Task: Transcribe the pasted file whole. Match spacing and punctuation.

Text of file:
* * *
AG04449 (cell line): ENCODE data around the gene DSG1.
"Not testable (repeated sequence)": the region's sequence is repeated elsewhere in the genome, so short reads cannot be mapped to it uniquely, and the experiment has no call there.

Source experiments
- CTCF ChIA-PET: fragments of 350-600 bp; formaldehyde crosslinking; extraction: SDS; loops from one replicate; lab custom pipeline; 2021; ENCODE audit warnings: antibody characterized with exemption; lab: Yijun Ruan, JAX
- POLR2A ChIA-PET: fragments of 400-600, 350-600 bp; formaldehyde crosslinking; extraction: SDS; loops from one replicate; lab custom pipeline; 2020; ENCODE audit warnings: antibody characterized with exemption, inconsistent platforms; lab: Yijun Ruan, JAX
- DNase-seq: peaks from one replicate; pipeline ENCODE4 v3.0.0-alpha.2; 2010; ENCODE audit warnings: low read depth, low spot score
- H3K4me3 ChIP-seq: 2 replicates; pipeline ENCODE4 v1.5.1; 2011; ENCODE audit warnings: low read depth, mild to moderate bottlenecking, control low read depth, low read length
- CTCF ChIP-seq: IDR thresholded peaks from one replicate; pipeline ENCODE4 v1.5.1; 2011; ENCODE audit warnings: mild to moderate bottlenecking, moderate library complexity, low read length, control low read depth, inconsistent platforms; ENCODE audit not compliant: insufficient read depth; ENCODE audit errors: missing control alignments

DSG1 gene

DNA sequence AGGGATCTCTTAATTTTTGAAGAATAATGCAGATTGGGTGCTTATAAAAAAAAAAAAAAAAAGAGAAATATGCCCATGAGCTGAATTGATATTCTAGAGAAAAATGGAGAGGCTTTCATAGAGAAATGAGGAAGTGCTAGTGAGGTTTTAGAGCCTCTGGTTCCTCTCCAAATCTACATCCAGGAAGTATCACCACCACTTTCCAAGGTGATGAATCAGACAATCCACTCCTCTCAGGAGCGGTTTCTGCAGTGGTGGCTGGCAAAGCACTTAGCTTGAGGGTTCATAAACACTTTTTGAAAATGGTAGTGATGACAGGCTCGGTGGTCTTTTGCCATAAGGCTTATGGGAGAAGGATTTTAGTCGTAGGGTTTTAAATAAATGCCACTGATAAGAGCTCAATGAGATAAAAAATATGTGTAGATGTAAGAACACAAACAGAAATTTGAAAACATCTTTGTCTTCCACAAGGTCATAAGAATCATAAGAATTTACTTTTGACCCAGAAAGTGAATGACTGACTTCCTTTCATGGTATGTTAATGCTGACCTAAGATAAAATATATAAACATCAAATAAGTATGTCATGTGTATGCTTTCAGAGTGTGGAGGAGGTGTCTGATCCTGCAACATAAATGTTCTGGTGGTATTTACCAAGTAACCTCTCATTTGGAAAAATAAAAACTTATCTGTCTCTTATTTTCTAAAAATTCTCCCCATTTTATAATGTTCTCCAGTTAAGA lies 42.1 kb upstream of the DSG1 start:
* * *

AG04449 (cell line): ENCODE data around the gene DSG1.
"Not testable (repeated sequence)": the region's sequence is repeated elsewhere in the genome, so short reads cannot be mapped to it uniquely, and the experiment has no call there.

Source experiments
- CTCF ChIA-PET: fragments of 350-600 bp; formaldehyde crosslinking; extraction: SDS; loops from one replicate; lab custom pipeline; 2021; ENCODE audit warnings: antibody characterized with exemption; lab: Yijun Ruan, JAX
- POLR2A ChIA-PET: fragments of 400-600, 350-600 bp; formaldehyde crosslinking; extraction: SDS; loops from one replicate; lab custom pipeline; 2020; ENCODE audit warnings: antibody characterized with exemption, inconsistent platforms; lab: Yijun Ruan, JAX
- DNase-seq: peaks from one replicate; pipeline ENCODE4 v3.0.0-alpha.2; 2010; ENCODE audit warnings: low read depth, low spot score
- H3K4me3 ChIP-seq: 2 replicates; pipeline ENCODE4 v1.5.1; 2011; ENCODE audit warnings: low read depth, mild to moderate bottlenecking, control low read depth, low read length
- CTCF ChIP-seq: IDR thresholded peaks from one replicate; pipeline ENCODE4 v1.5.1; 2011; ENCODE audit warnings: mild to moderate bottlenecking, moderate library complexity, low read length, control low read depth, inconsistent platforms; ENCODE audit not compliant: insufficient read depth; ENCODE audit errors: missing control alignments

DSG1 gene

DNA sequence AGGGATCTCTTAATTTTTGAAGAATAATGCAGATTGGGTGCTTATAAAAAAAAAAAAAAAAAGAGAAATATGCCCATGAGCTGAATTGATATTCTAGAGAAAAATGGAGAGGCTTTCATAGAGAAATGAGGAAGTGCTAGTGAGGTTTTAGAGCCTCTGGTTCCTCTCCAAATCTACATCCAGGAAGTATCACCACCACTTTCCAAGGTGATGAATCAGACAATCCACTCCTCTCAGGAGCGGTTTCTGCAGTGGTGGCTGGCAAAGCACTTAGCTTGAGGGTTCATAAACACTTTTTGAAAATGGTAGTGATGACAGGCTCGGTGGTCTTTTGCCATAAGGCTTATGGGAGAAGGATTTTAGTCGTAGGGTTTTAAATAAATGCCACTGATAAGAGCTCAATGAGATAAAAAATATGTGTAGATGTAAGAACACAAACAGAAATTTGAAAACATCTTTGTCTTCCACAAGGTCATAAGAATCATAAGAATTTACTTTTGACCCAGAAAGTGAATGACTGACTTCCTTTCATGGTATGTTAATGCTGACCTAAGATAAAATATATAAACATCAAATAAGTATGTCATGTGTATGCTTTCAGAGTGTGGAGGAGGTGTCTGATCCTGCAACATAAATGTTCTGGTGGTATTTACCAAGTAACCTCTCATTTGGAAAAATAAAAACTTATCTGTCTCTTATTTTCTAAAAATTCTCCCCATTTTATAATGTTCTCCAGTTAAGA lies 42.1 kb upstream of the DSG1 start: